How marijuana and math could help a PA gov candidate win the primary
Congresswoman Allyson Schwartz is bragging—with good reason—about having raised $6.5 million so far in her campaign for Pennsylvania governor. She’s got the most money of any candidate in the Democratic field, by far, and has the most individual contributors, at over 8,000 from all 67 Pennsylvania counties, according to the campaign.
But the announcement hasn’t prompted any of the eight other Democratic candidates to drop out of the race. And part of that has to do with there being, well, nine candidates in the race to replace Pennsylvania’s Republican Governor Tom Corbett.
The more candidates, the better the chance each has to win, because each is striving for the biggest, small proportion of the vote.
With nine people in the race, a candidate would technically be able to win with as little as 12 percent of the vote. This is unlikely to happen, because there are always those candidates who receive less than 5 percent, but you see what I’m saying here.
Anyway, over at Keystone Politics, Jon Geeting recently wrote a piece calling on those Democratic candidates with weak fundraising abilities to drop out of the race—and it created a firestorm of comments in support of former Pennsylvania environmental secretary John Hanger, whom Geeting doesn’t believe can win:
What we know is that Schwartz will have the money to compete in the primary and the general election. We know that Tom Wolf has pledged to use $10 million of his own money to be competitive in the primary and the general election. We can infer from John Hanger’s pleading for mercy spending restraint from the other candidates that he will not have enough money to compete in the primary or the general election.
There are two things to note before we get way into this wild, wonky, stuff. First: almost half of Schwartz’s campaign cash has come from an already-piled supply in her Congressional campaign account.
Second, a Public Policy Polling survey released in November found that while Hanger is not the strongest candidate in the Democratic field amongst other Democrats (he yields 8 percent), he is the strongest candidate in a one-on-one matchup with Gov. Corbett, even though Allyson Schwartz is the odds-on favorite to win the nomination, with 21 percent of Democratic support in the primary.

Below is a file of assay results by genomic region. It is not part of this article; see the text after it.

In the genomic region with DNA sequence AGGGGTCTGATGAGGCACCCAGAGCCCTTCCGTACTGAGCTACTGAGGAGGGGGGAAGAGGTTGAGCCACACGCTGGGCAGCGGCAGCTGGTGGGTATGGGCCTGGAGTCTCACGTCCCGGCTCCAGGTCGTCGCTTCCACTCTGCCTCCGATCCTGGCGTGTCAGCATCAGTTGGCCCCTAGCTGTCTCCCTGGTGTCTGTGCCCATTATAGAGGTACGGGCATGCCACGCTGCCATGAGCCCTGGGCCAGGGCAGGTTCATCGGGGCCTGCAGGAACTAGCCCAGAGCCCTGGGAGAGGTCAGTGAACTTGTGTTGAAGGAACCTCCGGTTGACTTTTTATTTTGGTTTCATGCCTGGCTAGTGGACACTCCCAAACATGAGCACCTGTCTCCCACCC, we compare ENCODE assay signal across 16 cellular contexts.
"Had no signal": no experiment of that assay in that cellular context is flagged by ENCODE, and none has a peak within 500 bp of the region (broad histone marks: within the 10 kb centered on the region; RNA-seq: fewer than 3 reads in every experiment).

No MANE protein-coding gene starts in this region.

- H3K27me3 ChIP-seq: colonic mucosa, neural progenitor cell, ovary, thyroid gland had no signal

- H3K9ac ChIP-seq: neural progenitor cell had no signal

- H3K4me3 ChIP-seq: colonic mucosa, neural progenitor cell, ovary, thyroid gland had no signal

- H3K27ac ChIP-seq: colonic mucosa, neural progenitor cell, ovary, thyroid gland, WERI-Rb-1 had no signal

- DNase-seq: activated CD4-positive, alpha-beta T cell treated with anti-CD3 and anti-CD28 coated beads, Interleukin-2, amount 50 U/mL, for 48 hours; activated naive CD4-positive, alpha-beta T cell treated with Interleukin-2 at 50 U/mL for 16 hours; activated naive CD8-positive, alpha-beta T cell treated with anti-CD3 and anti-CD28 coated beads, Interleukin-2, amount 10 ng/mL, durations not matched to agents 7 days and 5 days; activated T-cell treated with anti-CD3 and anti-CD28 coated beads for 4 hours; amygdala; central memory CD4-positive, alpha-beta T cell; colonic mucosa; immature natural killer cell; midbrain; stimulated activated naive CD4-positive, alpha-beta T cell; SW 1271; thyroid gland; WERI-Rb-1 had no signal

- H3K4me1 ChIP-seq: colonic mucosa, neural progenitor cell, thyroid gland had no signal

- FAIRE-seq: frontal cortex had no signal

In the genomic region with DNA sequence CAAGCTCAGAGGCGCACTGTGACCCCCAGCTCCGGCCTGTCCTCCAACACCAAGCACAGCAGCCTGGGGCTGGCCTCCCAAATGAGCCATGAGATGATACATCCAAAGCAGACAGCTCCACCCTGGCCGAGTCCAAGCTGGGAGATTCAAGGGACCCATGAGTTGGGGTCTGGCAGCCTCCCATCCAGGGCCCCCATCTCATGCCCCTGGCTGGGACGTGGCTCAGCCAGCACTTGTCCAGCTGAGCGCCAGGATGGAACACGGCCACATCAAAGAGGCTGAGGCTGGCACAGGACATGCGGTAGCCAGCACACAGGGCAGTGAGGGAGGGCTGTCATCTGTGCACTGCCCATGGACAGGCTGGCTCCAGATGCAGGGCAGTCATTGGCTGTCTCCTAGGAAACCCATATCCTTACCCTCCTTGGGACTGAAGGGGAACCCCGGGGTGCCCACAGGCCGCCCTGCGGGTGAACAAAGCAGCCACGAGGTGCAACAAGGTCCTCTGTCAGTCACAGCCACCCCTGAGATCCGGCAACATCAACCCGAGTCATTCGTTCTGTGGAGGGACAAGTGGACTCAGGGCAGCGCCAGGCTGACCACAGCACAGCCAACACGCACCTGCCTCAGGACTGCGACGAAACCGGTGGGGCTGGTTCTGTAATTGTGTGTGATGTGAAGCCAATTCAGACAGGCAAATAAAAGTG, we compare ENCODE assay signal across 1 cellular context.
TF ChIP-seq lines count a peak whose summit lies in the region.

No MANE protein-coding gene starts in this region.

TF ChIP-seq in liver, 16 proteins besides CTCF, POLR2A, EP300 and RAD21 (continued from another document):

I spoke with Hanger in late 2013 about this and many other issues. As it happens, the candidate isn’t just confident about his winning the nomination, but he actually ran down how he’d do it, too.
“The posture that we are in is one where we can win this race,” he said, adding: “We’re not in a one-on-one contest. That’s the first thing to understand about this race.”
This not being a one-on-one race, Hanger and his staff believe they’d be able to eke out a win based on turnout and hardcore support.
“There are 4 million registered democrats [in Pennsylvania],” he said. “Twenty-five percent likely turnout, so 1 million are going to vote. And in a race of nine candidates, it’s going to be lower than a 30 percent winning number … Say there aren’t going to be nine on the ballot; well, OK, let’s say there are six — and I would be shocked if it were less than six — it would still take less than 30 percent to win.”
With more candidates and such math, he and his political director Roger Cohen insist, money is going to be less of a factor than it would be in a one-on-one matchup, or if there were, say, three candidates. The candidates signed up so far: Hanger, Schwartz, Tom Wolf, Rob McCord, Jack Wagner, Ed Pawlowski, Katie McGinty, Jo Ellen Litz, and Max Myers.
Hanger’s goal: 300,000 votes on Primary Day. The aforementioned math being what it is, he believes he’s at 100,000 right now (which is optimistic; he’s likely adding the 8 percent he polled in the PPP survey to the 3.7 – 4.4 percent margin of error).
And then there’s his secret weapon: “I’m the most differentiated candidate of the nine,” he said, referring to his stance on marijuana and his endorsement from the National Organization to Reform Marijuana Laws.
Hanger is the only candidate running who has a plan to legalize recreational marijuana in Pennsylvania, which would make us the third state to do so in the U.S. He has said in the past that issue will propel him to the front come Primary season. And if 300,000 people from around the state believe strongly enough in that issue to vote in the Democratic primary, I guess he could be right.